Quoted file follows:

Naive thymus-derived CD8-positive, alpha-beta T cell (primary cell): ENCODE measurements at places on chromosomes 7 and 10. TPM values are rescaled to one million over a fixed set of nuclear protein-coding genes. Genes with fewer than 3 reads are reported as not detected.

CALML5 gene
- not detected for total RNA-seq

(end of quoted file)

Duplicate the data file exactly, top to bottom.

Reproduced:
Naive thymus-derived CD8-positive, alpha-beta T cell (primary cell): ENCODE measurements at places on chromosomes 7 and 10. TPM values are rescaled to one million over a fixed set of nuclear protein-coding genes. Genes with fewer than 3 reads are reported as not detected.

CALML5 gene
- not detected for total RNA-seq